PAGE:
“SEC. 9. All persons of color who were slaves for life previous to their emigration to Texas, and who are now held in bondage, shall remain in the like state of servitude, provide the said slave shall be the bona fide property of the person so holding said slave as aforesaid. Congress shall pass no laws to prohibit emigrants from the United States of America from bringing their slaves into the Republic with them, and holding them by the same tenure by which such slaves were held in the United States; nor shall Congress have power to emancipate slaves; nor shall any slave-holder be allowed to emancipate his or her slave or slaves, without the consent of Congress, unless he or she shall send his or her slave or slaves without the limits of the Republic. No free person of African descent, either in whole or in part, shall be permitted to reside permanently in the Republic, without the consent of Congress, and the importation or admission of Africans or negroes into this Republic, excepting from the United States of America, is forever prohibited, and declared to be piracy.”

      This provision made it extremely difficult for slaves to be freed, not only be individual masters but by the Texas congress itself. Of course, after just about 15 years after being annexed by the United States, the state seceded to join the Confederacy.

      One must give Texas credit for how well it has managed to sustain the myth of the glorious fight for Texan freedom.


    • Posted March 6, 2018 at 7:39 am | Permalink

      Ummm. . . do you really want to dismiss everybody in Texas? I have some good friends there who don’t purvey “bulls**t”.

      • Ken Kukec
        Posted March 6, 2018 at 9:08 am | Permalink

        Preserve the Peoples Republic of Austin, is the way I feel about it. 🙂

      • George
        Posted March 6, 2018 at 9:14 am | Permalink

        OK – a lot of hyperbole in my condemnation. Still, I find the entire mythos of Texas to be appalling.

    • DrBeydon
      Posted March 6, 2018 at 10:03 am | Permalink

      Don’t mess with Texas, you don’t know where it’s been.

  4. Posted March 6, 2018 at 6:56 am | Permalink

    Sometimes we forget that the periodic table was established way before anybody knew about protons or electrons.

    • Posted March 6, 2018 at 8:02 am | Permalink

      Yes, excellent pattern recognition!

    • glen1davidson
      Posted March 6, 2018 at 9:21 am | Permalink

      For Mendeleev, they really were elements–irreducible substances out of which everything else was made.

      Not knowing about neutrons was what caused problems for the table, since Mendeleev only knew atomic weights. So argon showed up out of order, because the radiogenic argon in our atmosphere is neutron-heavy.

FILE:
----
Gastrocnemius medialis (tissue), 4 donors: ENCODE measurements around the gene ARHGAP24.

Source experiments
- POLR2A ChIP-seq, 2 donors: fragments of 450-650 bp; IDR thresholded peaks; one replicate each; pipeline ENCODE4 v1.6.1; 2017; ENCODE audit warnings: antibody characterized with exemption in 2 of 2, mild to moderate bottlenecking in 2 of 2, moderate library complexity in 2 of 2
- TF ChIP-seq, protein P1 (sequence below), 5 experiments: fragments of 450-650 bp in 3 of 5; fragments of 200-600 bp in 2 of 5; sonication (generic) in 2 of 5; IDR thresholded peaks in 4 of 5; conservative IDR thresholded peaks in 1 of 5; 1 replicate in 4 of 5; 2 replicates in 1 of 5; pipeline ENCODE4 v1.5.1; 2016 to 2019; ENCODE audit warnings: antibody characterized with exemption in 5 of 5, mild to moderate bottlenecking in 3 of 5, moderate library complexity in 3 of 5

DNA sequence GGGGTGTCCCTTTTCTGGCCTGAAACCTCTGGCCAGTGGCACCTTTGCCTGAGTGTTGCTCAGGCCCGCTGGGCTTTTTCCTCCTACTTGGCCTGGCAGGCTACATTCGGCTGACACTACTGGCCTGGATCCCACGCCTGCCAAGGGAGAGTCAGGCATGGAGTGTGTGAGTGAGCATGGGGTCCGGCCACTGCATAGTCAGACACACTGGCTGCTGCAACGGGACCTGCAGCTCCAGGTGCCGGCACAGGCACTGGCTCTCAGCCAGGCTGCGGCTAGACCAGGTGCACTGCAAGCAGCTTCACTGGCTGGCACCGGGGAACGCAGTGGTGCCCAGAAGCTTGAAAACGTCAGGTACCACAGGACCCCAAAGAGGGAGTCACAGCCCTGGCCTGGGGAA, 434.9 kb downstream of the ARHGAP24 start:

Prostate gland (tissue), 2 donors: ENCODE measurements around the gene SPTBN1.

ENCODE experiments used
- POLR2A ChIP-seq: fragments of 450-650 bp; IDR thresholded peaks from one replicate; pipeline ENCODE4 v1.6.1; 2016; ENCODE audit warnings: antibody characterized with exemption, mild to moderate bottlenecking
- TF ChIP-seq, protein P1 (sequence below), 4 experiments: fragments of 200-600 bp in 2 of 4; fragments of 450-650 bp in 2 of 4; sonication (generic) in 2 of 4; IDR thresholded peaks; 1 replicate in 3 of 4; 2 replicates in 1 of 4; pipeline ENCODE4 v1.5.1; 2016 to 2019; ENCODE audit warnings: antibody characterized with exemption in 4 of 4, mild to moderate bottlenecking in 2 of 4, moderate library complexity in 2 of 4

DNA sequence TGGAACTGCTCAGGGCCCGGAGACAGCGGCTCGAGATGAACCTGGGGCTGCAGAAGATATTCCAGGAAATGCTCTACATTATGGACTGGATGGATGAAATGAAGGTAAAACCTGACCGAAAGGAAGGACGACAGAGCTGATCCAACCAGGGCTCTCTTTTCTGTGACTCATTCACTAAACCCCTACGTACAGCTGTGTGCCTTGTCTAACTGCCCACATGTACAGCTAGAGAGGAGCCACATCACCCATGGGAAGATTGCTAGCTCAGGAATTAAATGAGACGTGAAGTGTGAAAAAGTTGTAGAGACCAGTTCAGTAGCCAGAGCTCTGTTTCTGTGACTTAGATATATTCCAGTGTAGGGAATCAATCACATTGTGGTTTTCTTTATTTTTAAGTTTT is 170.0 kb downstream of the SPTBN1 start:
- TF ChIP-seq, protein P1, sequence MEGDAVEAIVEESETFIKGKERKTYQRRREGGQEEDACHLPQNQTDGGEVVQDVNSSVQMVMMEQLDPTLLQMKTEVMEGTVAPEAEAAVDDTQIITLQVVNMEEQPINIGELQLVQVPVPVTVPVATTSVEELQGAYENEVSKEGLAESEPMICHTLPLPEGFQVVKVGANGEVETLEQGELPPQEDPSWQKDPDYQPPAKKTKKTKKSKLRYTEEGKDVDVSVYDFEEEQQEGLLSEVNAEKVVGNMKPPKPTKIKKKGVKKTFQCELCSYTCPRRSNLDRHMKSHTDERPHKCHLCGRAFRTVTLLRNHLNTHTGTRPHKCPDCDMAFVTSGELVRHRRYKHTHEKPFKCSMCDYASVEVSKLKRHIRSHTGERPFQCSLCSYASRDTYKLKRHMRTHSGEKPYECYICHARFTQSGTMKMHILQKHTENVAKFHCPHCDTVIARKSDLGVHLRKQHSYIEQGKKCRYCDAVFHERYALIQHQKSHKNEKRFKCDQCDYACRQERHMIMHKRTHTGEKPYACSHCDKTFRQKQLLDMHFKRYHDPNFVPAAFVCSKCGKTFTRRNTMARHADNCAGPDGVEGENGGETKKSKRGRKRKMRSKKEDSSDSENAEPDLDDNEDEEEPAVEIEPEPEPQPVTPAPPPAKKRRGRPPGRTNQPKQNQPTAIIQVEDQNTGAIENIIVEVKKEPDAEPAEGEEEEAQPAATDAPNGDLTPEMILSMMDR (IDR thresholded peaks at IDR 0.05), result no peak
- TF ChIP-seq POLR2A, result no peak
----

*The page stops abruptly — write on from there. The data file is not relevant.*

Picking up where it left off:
Glen Davidson

      • Posted March 6, 2018 at 11:49 am | Permalink

        Mendeleev at the end of its life seems to have thought that the elements as we know them are “peaks” on what might be a wave process. In particular, he thought there might be elements lighter than hydrogen and also between helium and lithium.

        (See _Mendeleev on the Periodic Law_.)

  5. Laurance
    Posted March 6, 2018 at 7:22 am | Permalink

    Green Tea Oreos! Wow! I should write to the Oreo company and ask them to please do that here. Green tea, after all, is becoming trendy, and I see Matcha for sale these days.

    There are green tea sandwich cookies for sale at one of our local Asian stores. Just what I need now that I’m trying to lose weight! Those cookies are one of the things I have to stay away from.

    But maybe angel cake isn’t so bad. I’ve made Matcha angel cake in the past.

  6. Posted March 6, 2018 at 7:43 am | Permalink

    These jacksnipe need some appropriate music

    • Michael Fisher
      Posted March 6, 2018 at 1:46 pm | Permalink

      Good choice

  7. Ruthann
    Posted March 6, 2018 at 8:15 am | Permalink

    I know the black dogs began appearing at the end of Jan., but must have missed the explanation. So why are they included?

    • DrBeydon
      Posted March 6, 2018 at 10:04 am | Permalink

      I missed it, too. Year of the Dog?

    • Michael Fisher
      Posted March 6, 2018 at 1:43 pm | Permalink

      Here’s a MASSIVE CLUE Warning: LOUD

      • DrBrydon
        Posted March 6, 2018 at 1:55 pm | Permalink

        Oh, that Black Dog. Got it.

  8. John Taylor
    Posted March 6, 2018 at 8:25 am | Permalink

    He’s missing a bunch of elements. Wha!t a dummy. Also his elements go vertically instead of horizontally. Basic high school stuff. He must have missed his introductory chemistry courses!

    • Posted March 7, 2018 at 7:45 am | Permalink

      Also he got the numbers wrong. Lithium is 3 as any fule kno.

      Seriously though, it’s incredible that, despite not knowing what protons and electrons are, he still managed to get the table more or less correct and her had the insight to realise that the gaps weren’t a problem for his ides but elements still to be discovered.

      • Posted March 7, 2018 at 11:52 am | Permalink

        It is interesting to read a bit how he thought these things through. M. always said that the *periodic law* was the discovery, not the table, which is just a representation of the law as we can understand it. (This is an interesting and IMO correct use of law vs. law statement, which are merrily confused even to this day.)

        For all his genius, however, the “misses” are also interesting, for example the insistence that tellurium and iodine must have their atomic masses misdetermined. Also many *not found* elements.

        Understanding elemental periodicity is still an open question – see Scerri’s book on the periodic table on why additional purely ‘chemical resemblance’ hypotheses apparently have to be added to get the physical descriptions to come from the non-ab itio calculations.

  9. Pierluigi Ballabeni
    Posted March 6, 2018 at 8:26 am | Permalink

    The 6 March for Mendeleev’s presentation of the periodic table refers to the Julian calendar and corresponds to the 18 March on our, Gregorian, calendar. Russia only switched to the Gregorian calendar after the October Revolution.